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FOAM FRACTIONATION

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Foam fractionation is one of the adsorptive bubble separation techniques (adsubble techniques). [See Lemlich (1972)]. It operates through the selective Adsorption of a portion of one or more dissolved (or perhaps finely colloidal) components of a liquid mixture at the surfaces of Bubbles, usually of air or nitrogen, that rise through the mixture and then overflow as foam. Adding a surface-active collector may permit the adsorption of an otherwise surface inactive colligend via chelation, counterionic attraction, or otherwise. [See Lemlich (1993) and Matis and Mavros (1991)].

The solid lines of Figure 1 illustrate continuous foam fractionation in the simple mode. Alternatively, the stripping mode is obtained by elevating the feed inlet. The enriching mode is obtained by returning some collapsed foam (foamate) to the top of the column as external reflux. Also, spontaneous or deliberate coalescense within the ascending foam can furnish internal reflux. Foam fractionation is analogous to fractional Distillation with entrainment of liquid. (See also Flotation.)

Continuous foam fractionation.

Figure 1. Continuous foam fractionation.

Equations (1) and (2) apply to the continuous simple mode taken as a single theoretical (equilibrium) stage.

(1)
(2)

AG is the ratio in the foam of bubble surface to bubble volume, cF is the concentration of the component in the feed, cw is the concentration in the bottom product, and cQ is the concentration in the top product. , and are the volumetric flowrates of feed, gas, and top product, respectively. Гw is the solute surface excess (which is effectively the concentration on the bubble surface) in equilibrium with cw.

For stripping, enriching, or combined operation, the ascending stream at any level can be conveniently viewed as consisting of bubble surface plus entrained liquid in mutual equilibrium. Effective operating lines can then be obtained and transfer units or theoretical stages calculated [Lemlich (1972, 1993)].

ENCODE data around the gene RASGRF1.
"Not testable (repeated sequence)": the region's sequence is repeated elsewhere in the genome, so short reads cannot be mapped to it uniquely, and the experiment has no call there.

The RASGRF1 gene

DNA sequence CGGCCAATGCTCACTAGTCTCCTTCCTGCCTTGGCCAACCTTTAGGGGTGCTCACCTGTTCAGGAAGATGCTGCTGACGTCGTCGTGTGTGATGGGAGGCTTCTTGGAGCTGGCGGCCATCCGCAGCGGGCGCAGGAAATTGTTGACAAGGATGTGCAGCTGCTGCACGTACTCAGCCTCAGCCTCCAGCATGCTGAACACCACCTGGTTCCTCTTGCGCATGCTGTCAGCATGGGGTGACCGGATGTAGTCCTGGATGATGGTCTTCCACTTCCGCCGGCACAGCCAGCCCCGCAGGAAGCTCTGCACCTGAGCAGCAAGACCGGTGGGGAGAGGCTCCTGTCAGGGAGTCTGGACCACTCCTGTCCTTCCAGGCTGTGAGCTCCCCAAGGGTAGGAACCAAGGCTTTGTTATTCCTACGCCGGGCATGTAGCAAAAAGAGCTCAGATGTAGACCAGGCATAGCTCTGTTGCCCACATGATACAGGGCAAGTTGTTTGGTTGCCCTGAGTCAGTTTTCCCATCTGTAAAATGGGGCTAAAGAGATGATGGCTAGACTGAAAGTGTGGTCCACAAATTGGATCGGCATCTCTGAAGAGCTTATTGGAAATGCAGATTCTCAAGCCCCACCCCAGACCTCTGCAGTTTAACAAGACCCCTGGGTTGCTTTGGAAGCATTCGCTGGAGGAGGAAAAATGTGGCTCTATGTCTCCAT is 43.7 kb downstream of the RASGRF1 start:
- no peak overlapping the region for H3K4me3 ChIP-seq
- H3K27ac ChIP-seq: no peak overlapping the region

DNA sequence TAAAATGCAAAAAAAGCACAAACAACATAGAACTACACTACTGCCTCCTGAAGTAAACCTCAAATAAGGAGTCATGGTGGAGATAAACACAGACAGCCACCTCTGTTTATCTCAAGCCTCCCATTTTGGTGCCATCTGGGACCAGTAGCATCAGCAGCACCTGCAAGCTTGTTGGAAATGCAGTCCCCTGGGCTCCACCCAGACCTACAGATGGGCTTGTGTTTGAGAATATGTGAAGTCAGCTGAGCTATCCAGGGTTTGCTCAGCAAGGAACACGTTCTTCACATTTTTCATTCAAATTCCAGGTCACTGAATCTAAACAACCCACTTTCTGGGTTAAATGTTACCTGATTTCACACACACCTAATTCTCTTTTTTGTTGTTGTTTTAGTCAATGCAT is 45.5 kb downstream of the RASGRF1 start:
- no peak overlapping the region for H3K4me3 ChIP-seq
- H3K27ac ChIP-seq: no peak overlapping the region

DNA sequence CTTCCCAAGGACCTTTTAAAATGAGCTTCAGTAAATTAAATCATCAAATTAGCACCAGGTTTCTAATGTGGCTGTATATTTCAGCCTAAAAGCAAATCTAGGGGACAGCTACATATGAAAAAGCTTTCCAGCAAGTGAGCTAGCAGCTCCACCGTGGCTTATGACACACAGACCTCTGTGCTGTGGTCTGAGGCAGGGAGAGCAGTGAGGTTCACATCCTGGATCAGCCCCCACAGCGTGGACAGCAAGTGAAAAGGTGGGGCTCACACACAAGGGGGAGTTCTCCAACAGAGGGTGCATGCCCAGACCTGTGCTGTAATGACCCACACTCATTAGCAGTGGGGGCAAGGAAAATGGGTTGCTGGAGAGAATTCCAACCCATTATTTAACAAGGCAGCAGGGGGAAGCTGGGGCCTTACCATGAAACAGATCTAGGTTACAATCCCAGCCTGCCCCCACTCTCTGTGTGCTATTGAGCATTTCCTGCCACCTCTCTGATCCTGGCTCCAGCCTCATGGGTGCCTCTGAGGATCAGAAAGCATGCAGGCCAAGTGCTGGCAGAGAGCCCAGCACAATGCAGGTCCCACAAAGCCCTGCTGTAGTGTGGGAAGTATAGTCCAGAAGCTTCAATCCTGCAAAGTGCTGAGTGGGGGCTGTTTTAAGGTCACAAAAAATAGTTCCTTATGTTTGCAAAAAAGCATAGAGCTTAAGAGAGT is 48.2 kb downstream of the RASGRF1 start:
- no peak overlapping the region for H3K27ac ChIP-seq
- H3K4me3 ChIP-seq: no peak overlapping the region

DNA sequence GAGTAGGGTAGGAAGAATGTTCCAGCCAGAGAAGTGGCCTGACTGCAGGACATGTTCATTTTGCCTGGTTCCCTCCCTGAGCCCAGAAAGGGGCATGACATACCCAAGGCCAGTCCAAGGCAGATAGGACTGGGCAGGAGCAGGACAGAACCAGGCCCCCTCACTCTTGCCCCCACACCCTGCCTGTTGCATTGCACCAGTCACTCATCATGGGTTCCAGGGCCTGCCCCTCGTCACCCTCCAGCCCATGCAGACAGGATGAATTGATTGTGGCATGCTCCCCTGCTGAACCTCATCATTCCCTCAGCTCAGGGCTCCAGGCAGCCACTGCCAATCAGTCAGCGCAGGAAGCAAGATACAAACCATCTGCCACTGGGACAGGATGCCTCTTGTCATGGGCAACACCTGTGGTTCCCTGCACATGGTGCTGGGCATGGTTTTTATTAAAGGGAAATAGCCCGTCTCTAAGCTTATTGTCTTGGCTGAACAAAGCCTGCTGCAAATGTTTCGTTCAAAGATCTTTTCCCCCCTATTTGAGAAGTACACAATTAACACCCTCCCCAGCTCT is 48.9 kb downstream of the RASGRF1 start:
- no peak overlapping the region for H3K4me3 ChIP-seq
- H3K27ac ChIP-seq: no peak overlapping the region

Since surface capacity is limited, foam fractionation is best suited to low cF. Low superficial gas velocity favors foam drainage and hence enrichment, but limits throughput. The volumetric fraction, e, of liquid in the foam at any predetermined level can be estimated conductimetrically with semi-theoretical Equation (3) [Lemlich (1985)].

(3)

K is the electrical conductivity of the foam divided by that of the liquid. Equation (3) has been tested over the entire range of foam and dispersion; that is, for 0 ≤ ε ≤ 1. At extremely low ε, Equation (3) approaches Lemlich's limit of ε= 3K.

Bubble sizes can be roughly estimated visually, or indirectly by light scattering and transmission. From bubble sphericity to polyhedricity, 6/D32 ≤ AG ≤ 6.6/D32, where D32 is the Sauter mean bubble diameter. For reasonably stable homogenous foam of low ε ascending in plug flow through a column of uniform cross-section AC, is roughly directly proportional to , and also depends on liquid density, liquid viscosity, surface viscosity, and gravity. D is the bubble diameter, best averaged in some still arguable manner. (See also Optical Particle Characterisation.)

As an alternative to internal sparging, bubbles can be generated through the release of dissolved gas, or by Electrolysis, or by external Venturi action as microbubbles. Also, reactive gases, columns of nonuniform cross-section, plate columns, and individual fractionators connected countercurrently have been investigated.

Adsorption at equilibrium is governed by the classical Gibbs relationship, Eq. (4).

(4)

is the universal gas constant, T is the absolute temperature, Гi is the solute surface excess of the i-th component, ai is the activity of i-th component, and σ is the surface tension. Equation (4) simplifies to Equation (5) for a nonionic surfactant in pure water at concentration ci below critical micelle.